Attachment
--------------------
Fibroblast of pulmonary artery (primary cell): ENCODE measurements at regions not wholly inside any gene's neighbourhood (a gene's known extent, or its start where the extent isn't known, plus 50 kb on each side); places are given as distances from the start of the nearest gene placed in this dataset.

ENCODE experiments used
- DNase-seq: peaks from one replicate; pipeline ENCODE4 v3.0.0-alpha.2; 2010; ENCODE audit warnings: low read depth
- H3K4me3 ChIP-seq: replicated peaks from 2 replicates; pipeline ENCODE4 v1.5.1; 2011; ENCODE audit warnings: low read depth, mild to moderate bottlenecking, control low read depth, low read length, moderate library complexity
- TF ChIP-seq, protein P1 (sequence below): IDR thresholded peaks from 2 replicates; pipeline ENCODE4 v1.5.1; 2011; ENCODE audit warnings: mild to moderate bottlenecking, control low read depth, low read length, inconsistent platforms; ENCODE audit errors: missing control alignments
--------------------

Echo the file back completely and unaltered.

Fibroblast of pulmonary artery (primary cell): ENCODE measurements at regions not wholly inside any gene's neighbourhood (a gene's known extent, or its start where the extent isn't known, plus 50 kb on each side); places are given as distances from the start of the nearest gene placed in this dataset.

ENCODE experiments used
- DNase-seq: peaks from one replicate; pipeline ENCODE4 v3.0.0-alpha.2; 2010; ENCODE audit warnings: low read depth
- H3K4me3 ChIP-seq: replicated peaks from 2 replicates; pipeline ENCODE4 v1.5.1; 2011; ENCODE audit warnings: low read depth, mild to moderate bottlenecking, control low read depth, low read length, moderate library complexity
- TF ChIP-seq, protein P1 (sequence below): IDR thresholded peaks from 2 replicates; pipeline ENCODE4 v1.5.1; 2011; ENCODE audit warnings: mild to moderate bottlenecking, control low read depth, low read length, inconsistent platforms; ENCODE audit errors: missing control alignments